The second presidential election debate this year in St Louis provided one of the most acrimonious encounters between the two contenders. While many expected Hillary Clinton to provide the coup de grace that would end her opponent’s campaign, it was Donald Trump that provided all of the fireworks. Trump managed to answer questions about his ‘locker-room’ video and sexual impropriety clearly and turn the focus onto Clinton and her husband. The Republican Party candidate charged that there had been ‘nobody in the history of politics in this nation that’s been so abusive to women’ as former president Bill Clinton, and that Hillary Clinton would be in prison over her national security failure surrounding emails on her private server. Trump, while not taking an advantage in the race to the White House, certainly managed to assure supporters that the race was not over.
The Presidential debates have been influential throughout their history. The debates were first held in the 1960 election that saw Senator John F Kennedy and Vice President Richard Nixon spar over the issues of the day. Kennedy had argued throughout his campaign that the Eisenhower Administration had been negligent and allowed the Soviet Union to create a ‘missile gap’ between itself and the US. American influence throughout the world during the Cold War was at risk said Kennedy. In the first debate, the then relatively unknown Kennedy showed an air of charm and sophistication that won over the minds of the American public. Nixon, recently recovered from a stay in hospital, dabbed the sweat from his brow and upper lip under the hot studio lights, and the image lasted long in the public’s mind. Those that had listened to the debate on the radio however believed that Nixon had won, but style won over substance. Despite Nixon rallying well in the subsequent debates Kennedy’s tanned good looks, in comparison to those of a fatigued and underweight Nixon proved to be a decisive factor. Kennedy and his advisors later attributed winning the election by a majority of just 0.17% of the popular vote down to his mastery of the television.
Despite the success of the debates in taking television to a new forum, the event has never been a required one – Lyndon Johnson never enjoyed the medium of television and therefore refused to take part during the 1964 election. Nixon never trusted the media after what he felt was an unfair portrayal in the 1960 debates and avoided any televised debate in both the 1968 and 1972 elections. The next election that had a televised debate was in 1976 contested between incumbent President Gerald R Ford and Democrat candidate Jimmy Carter, former governor of Georgia. Ford had been advised by his staff not to take part in the events. Despite being intelligent and experienced in politics, Ford was an uninspiring speaker. Ford had become Vice President because of the resignation of Spiro Agnew, and then President through the resignation of Richard Nixon because of the Watergate affair. Ford felt that the debates would show the American public that he deserved to be there on merit, not just by chance.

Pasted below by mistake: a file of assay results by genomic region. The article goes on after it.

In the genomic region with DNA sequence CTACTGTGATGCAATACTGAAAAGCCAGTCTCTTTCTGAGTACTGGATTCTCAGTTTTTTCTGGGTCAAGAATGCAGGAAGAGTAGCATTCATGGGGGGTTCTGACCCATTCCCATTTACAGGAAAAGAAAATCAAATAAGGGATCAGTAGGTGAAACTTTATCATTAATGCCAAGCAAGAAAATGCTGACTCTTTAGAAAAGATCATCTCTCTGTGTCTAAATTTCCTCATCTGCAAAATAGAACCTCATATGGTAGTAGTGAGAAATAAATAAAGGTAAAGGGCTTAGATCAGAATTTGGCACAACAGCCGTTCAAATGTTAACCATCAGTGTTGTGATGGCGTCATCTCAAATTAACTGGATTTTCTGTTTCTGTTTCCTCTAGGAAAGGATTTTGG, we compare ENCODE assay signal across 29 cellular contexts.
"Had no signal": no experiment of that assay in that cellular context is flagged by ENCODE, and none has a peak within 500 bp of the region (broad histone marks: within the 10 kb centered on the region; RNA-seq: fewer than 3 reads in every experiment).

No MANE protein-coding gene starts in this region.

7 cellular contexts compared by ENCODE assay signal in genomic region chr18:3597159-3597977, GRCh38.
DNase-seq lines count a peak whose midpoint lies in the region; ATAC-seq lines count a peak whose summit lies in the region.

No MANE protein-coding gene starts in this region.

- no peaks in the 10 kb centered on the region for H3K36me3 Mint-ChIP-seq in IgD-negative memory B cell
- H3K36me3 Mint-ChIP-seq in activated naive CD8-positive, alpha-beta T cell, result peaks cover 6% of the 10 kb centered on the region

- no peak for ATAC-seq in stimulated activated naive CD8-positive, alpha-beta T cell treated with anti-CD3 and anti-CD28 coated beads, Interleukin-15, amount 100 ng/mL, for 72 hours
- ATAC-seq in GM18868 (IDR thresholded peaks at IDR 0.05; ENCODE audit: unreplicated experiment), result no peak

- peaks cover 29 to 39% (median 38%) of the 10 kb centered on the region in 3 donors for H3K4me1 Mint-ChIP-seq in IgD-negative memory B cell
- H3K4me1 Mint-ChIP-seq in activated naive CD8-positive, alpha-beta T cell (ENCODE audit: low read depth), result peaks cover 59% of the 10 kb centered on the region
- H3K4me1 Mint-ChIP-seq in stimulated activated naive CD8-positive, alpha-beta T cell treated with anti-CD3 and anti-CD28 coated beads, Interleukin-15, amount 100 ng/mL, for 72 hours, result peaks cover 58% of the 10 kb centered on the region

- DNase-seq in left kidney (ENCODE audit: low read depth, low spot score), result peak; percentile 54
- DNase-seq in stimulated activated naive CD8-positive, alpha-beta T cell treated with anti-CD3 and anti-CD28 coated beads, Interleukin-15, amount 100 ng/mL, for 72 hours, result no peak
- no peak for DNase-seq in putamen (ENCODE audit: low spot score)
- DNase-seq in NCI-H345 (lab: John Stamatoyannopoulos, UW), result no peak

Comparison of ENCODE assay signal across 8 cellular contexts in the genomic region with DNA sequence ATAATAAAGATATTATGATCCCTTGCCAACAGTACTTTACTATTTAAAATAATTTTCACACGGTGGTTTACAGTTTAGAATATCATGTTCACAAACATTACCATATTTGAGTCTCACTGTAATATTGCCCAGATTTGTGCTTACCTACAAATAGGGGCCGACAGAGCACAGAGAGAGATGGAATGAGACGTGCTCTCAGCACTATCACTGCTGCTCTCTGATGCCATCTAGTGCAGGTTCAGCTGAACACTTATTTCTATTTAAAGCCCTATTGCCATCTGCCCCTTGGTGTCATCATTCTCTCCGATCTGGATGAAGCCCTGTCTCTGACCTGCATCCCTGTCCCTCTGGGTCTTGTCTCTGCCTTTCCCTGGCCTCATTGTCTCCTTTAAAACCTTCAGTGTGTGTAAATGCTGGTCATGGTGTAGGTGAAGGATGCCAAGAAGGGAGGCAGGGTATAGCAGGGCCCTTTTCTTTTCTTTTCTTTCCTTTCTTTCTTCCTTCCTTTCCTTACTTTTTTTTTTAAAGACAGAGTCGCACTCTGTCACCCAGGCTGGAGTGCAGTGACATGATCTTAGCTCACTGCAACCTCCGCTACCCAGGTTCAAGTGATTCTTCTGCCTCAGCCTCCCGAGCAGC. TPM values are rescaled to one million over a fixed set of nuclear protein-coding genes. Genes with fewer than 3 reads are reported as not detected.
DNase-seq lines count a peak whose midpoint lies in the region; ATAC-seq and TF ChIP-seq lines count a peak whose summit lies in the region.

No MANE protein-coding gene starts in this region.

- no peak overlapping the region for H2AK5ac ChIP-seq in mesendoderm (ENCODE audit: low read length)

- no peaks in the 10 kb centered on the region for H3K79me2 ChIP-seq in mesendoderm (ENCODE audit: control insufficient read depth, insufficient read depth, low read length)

The debates initially proved less of a turning point than those of the Kennedy-Nixon era. That is until the second debate. When asked a question about American-Soviet relations Ford produced an answer that would irrevocably damage his chances of staying in the White House. In the height of the Cold War, with the Eastern half of Europe firmly under the yoke of Soviet-directed communism Ford said ‘there is no Soviet domination of Eastern Europe and there never will be under a Ford administration.’ Despite being given the chance to correct himself Ford remained committed to his answer. Such a basic error was to be costly to the Ford campaign. Despite a late Ford rally Carter, with an unassailable lead in the polls thanks to Ford’s mistake, was duly elected the 39th President of the United States.
The current debates seem to be less about policy and more about mudslinging, and judging on the second debate’s explosive encounter it suits Trump more. Trump is comfortable with the television cameras thanks to his work on the Apprentice, and slicker with his adlibs. Despite Clinton’s attempt to move the debate onto policies and audience-led questions she failed to lead him into making a Ford-like basic error. Clinton will need to make sure that in an election that is proving to be unlike any other, she avoids similar errors. Whether the debates prove to be anything other than car-crash television remains to be seen.